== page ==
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Southampton Cargo Handling utilises expertise to service Anthem of the Seas

Terminal operator Southampton Cargo Handling (SCH) is utilising their experience in handling cruise vessels to service the biggest cruise ship to call in the port of Southampton.

Royal Caribbean International’s Anthem of the Seas has marked her maiden call in the port with a busy schedule of short promotional cruises showing off the 168,000 gross ton ship after she arrived from the shipyard.

Anthem of the Seas has space for 4,180 passengers and will use Southampton as her base throughout the 2015 season, with SCH providing stevedoring services for the regular disembark and embark calls. SCH is also responsible for mooring and letting go the 348m long ship.

The latest giant cruise ship to be based in Southampton, Europe’s leading port for cruise ship turnarounds, demands a major operation to load general stores and handle passenger baggage.

SCH Operations Director Kevin Hulme explained: "It is proving to be a busy first week of operations on the Anthem of the Seas with hundreds of tonnes of stores being loaded and we have fitted this around a busy schedule of short cruises before her official maiden voyage. We are used to handling RCI’s fleet of large ships and our expertise, combined with the ship’s latest handling technology, ensures that movements of stores and baggage can be completed swiftly and efficiently."

Telenor integrates MarCom with MCP

Telenor Maritime Radio’s (TMR) business unit for the commercial maritime communications market, MarCom, integrates with Maritime Communications Partner (MCP).

The internal transfer in Telenor, the Norwegian telecom services provider, effective from 1 June, strengthens MCP with expert competence on maritime communications, new products and solutions, better coverage and the opportunity to maintain growth in Europe and the US with further expansion into Asia, the company said in a statement.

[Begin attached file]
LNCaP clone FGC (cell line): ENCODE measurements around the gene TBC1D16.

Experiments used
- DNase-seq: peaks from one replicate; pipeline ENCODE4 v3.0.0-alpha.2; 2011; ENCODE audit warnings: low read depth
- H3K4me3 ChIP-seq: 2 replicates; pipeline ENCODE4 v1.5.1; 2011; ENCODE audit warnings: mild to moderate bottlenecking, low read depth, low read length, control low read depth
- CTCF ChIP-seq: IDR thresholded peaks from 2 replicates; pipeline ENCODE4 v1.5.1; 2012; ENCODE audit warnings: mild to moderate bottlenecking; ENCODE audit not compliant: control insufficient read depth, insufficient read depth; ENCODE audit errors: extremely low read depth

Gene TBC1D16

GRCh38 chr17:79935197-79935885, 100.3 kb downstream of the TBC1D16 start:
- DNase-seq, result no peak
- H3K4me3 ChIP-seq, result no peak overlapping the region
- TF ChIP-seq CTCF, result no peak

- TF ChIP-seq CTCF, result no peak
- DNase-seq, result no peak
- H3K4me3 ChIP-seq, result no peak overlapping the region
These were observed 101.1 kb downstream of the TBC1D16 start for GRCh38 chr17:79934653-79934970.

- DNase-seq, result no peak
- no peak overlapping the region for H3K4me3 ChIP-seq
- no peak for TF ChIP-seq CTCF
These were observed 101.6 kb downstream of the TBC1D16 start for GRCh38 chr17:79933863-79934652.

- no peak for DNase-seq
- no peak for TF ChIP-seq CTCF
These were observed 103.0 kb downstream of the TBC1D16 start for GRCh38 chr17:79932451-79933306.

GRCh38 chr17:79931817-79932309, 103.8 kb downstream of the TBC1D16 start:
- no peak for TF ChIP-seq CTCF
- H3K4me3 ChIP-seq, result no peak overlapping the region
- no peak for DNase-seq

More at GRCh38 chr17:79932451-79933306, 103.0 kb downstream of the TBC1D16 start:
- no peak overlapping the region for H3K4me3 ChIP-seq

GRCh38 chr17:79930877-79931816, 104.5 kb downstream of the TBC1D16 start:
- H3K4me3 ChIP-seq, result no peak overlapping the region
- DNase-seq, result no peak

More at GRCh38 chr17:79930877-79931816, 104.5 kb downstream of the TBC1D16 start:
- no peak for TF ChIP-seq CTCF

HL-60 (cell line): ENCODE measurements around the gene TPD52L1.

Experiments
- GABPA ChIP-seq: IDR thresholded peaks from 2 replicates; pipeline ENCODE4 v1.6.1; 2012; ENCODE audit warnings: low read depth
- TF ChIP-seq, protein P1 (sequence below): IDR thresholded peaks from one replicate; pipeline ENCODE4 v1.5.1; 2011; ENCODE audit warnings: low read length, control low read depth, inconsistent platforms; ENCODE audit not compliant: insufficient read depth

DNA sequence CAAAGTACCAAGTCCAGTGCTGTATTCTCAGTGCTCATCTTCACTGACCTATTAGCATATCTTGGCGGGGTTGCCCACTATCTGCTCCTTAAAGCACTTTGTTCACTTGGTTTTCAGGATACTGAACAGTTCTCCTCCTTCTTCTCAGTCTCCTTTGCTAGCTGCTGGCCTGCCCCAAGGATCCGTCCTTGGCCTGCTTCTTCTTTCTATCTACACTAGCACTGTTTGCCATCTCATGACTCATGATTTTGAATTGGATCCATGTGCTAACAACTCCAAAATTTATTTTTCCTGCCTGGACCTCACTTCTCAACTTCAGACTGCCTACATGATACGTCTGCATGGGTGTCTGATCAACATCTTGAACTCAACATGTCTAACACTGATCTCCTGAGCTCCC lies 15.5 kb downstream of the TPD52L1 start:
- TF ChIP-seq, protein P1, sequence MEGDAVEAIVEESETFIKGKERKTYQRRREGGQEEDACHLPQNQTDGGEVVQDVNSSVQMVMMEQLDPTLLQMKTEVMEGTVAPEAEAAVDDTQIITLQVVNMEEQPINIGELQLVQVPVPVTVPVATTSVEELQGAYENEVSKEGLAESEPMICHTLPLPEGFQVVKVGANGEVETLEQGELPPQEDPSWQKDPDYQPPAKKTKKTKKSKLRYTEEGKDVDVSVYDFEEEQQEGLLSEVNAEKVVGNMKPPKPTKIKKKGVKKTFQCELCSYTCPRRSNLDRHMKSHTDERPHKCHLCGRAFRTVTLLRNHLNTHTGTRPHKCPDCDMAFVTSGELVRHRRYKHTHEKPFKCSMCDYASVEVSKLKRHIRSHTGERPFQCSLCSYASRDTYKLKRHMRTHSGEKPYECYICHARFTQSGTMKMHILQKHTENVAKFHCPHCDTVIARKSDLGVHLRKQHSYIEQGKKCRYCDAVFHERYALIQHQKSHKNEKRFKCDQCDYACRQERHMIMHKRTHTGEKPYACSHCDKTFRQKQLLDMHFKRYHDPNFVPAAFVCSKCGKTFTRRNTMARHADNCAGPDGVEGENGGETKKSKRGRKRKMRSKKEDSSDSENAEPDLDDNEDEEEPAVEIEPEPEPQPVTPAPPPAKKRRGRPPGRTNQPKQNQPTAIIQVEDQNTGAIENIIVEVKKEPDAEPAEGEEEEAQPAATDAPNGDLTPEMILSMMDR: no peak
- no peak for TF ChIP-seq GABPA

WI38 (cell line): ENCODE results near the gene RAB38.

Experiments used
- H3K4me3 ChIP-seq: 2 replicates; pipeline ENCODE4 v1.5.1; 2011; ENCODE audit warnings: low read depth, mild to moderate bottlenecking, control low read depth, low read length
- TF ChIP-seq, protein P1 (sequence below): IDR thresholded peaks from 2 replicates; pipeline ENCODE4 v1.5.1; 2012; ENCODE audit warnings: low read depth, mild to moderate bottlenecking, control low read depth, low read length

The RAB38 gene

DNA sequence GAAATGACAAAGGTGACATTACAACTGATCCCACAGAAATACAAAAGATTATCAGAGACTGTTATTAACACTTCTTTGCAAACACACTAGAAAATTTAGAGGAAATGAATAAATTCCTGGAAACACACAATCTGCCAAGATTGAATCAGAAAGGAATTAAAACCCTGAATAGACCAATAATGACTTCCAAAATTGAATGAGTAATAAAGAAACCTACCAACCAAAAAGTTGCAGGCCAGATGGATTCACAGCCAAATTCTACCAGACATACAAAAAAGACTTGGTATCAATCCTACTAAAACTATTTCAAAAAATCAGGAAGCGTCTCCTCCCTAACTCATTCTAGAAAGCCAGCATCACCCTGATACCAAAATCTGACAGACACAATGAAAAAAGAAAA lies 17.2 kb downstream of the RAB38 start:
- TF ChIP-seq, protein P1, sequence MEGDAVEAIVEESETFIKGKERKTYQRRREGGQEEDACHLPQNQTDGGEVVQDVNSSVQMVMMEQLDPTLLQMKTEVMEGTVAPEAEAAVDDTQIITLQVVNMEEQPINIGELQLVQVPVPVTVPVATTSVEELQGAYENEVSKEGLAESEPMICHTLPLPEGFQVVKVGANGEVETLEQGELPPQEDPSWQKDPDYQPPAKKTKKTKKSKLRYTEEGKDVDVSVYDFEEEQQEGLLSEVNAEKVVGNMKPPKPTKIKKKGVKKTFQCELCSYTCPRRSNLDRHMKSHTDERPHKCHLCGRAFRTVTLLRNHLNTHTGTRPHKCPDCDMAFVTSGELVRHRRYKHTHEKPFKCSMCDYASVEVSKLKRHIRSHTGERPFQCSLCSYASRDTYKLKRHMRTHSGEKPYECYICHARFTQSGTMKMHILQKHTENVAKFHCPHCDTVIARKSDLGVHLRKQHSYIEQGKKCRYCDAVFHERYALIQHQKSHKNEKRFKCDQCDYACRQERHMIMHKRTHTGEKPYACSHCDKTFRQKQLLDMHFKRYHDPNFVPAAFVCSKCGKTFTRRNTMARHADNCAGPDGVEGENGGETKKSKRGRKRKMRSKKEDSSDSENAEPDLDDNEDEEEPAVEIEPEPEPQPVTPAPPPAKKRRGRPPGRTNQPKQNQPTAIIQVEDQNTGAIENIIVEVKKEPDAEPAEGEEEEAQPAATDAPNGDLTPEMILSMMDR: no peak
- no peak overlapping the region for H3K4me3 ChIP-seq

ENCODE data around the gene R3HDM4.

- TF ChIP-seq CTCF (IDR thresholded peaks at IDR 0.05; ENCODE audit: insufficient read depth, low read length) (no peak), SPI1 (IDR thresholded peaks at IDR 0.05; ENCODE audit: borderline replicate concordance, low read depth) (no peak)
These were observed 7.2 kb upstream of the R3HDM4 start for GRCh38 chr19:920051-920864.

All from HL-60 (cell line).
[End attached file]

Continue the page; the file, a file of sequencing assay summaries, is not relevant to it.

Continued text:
MarCom with a Nordic focus has delivered satellite communication to ferries and other vessels, whereas MCP has delivered mobile coverage globally to three main segments, cruise, ferry and the offshore market.

"We are developing our technology portfolio to address a bigger market in the maritime industry that consumes ever more bandwidth. We are integrating satellite and mobile to ensure the best possible customer experiences. Additionally, we will be able to increase the efficiency of, and develop the whole value chain resulting in cost efficient solutions," said MCP’s CEO Frode Støldal.

Innovation has always been key for Telenor and MCP, recently demonstrated by the news MCP is building the largest 4G offshore network in the world

Fifteen MarCom employees are transferred to MCP with offices in Bergen and Stavanger in addition to the existing offices in Arendal and Ft. Lauderdale, US. TMR’s Coastal Radio unit continues in Telenor Norway operating VHF, MF, Navtex and handling of certificates, radio inspections and licenses.

Two cruise ship drydocks at Lloyd Werft

With another cruise shipping summer just around the corner the industry’s floating holiday islands are now being made ready for a new season. That’s why two of them are calling at Lloyd Werft Bremerhaven at the same time for repair and modernisation. MS "Voyager" has already docked. She arrived on Monday March 30th and will be followed on April 16th by the MS "National Geographic Explorer". The latter ship is making her third visit to Bremerhaven’s traditional cruise ship yard.

The 15,396 GT "Voyager", which is 152.5 m long and 20.560 m wide, is an old acquaintance of Project Manager Carl Ratjen. The ship, built in Valencia, was fitted with a new bulbous bow at Lloyd Werft in 2010 when she was still called "Alexander von Humboldt". "Voyager" has in fact changed her owner six times since 1990. Built in that year as "Crown Monarch" she has since been called "Nautican", "Walrus", "Jules Verne" and "Alexander von Humboldt" before sailing now as "Voyager" with mainly English passengers for the English shipping company All Leisure Holidays Ltd.